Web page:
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By Devane Sharma

Over the last century, palm oil has grown to become the most-consumed vegetable oil. Its popularity is driven, among other factors, by the fact that oil palms produce the most vegetable oil per unit of area. Demand for vegetable oils continues to rise as the world’s population grows while competing uses for land place constraints on the growth of plantations.

A critical factor that affects oil palm production is pests. Oil palms attract a large number of pests. Therefore, effective pest management is vital in ensuring these crops thrive. Common palm oil pests include bagworms, and caterpillars, among others. Rats pose a particular menace, but studying the use of nature has proven helpful in developing methods to keep pests at bay. Efforts have helped it develop a natural method of managing the pests.

Rats Reduce Oil Palm Yields by as Much as 10%

In oil palm plantations, rats feed on the fat-rich oil palm fruits of mature palms and on stems in the immature palms which can even result in the palm’s death. With their speed and agility, they’re a menace, and planters struggle to manage their numbers. Industry experts estimate that rats can reduce oil palm yields by as much as 10%.

Tyto alba- more commonly known as the barn owl

Natural Pest Control with Barn Owls

Barn owls (Tyto alba) are a ghostly pale-colored species of owls that serve as effective natural predators of rats. A pair of barn owls can consume as many as 1,800 rats in a year and don’t disrupt the lifecycles of other animals found in palm plantations. These birds hunt over vast areas, traveling up to seven kilometers in one night.

During the day, this owl roosts in hidden, quiet places. At night, it’ll hunt for rats by following the sounds emitted by the rodents. Barn owls are an unusual bird species in that they don’t build nests but rely on suitable sites in their environment. Therefore, Musim Mas planted more nest boxes around the group’s plantations to increase the barn owl population.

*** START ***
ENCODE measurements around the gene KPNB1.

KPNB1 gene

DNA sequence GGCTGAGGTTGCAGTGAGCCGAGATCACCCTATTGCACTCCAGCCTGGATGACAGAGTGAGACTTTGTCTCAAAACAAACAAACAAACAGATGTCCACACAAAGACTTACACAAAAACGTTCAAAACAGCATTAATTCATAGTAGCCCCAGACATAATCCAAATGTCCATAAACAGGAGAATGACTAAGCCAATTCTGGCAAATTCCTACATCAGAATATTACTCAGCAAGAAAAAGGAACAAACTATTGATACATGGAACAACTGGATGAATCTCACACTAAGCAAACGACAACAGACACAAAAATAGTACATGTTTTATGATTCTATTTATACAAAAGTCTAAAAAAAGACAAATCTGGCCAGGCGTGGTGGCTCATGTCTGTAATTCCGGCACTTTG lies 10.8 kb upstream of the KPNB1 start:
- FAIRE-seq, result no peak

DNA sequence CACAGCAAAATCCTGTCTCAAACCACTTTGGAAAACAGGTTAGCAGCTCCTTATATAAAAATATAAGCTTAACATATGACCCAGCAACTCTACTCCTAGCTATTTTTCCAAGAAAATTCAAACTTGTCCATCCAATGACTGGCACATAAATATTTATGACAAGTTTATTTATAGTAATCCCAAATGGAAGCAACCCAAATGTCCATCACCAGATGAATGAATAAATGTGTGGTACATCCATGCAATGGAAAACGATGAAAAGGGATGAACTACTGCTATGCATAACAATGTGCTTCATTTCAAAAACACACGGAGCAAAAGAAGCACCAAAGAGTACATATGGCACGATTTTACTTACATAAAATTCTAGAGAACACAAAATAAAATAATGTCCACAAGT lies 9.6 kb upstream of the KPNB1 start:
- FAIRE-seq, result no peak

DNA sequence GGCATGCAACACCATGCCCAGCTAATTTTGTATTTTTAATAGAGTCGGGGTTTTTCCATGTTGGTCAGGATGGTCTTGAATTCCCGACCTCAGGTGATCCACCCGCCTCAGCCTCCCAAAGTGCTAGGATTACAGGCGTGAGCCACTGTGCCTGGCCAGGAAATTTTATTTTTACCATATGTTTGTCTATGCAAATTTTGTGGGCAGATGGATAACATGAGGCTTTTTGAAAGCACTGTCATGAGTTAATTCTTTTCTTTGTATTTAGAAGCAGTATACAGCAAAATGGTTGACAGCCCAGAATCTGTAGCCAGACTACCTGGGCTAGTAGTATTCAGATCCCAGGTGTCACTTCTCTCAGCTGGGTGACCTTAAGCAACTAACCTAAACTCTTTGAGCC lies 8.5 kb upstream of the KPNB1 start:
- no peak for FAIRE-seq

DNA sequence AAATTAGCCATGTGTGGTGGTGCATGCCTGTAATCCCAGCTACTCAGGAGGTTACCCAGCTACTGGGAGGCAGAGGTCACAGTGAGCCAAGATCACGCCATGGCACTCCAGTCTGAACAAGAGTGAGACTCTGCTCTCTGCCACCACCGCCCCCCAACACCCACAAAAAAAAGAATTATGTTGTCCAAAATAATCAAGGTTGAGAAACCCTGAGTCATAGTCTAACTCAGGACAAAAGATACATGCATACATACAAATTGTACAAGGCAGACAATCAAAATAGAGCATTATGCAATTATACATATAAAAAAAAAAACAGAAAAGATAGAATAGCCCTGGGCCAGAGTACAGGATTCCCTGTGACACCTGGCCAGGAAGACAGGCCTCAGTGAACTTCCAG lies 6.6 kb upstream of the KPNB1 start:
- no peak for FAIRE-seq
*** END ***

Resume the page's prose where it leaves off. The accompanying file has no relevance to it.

Musim Mas Integrated Pest Management System

The use of barn owls to combat rat infestations is an example of the Musim Mas Group’s efforts to manage pests in plantations sustainably and economically. Through its Integrated Pest Management (IPM) approach, the group carefully studies the life cycles of pests and their interaction with the environment to find viable solutions.

It aims to keep pesticides and other interventions to economically justified levels and reduce or minimize risks to human health and the environment. IPM also encourages the growth of healthy crops with the least possible disruption to agroecosystems and natural pest control mechanisms. This is in line with Musim Mas’ sustainable farming practices.

As a group that places sustainability among its top priorities, Musim Mas’ IPM approach has helped it reduce its reliance on chemical fertilizers and pesticides and replace them with organic substitutes. Through this approach, the group has phased out rodenticides such as Brodifacoum and insecticides such as Permethrin. Read more about Musim Mas’ sustainability efforts in the group’s annual Sustainability Report.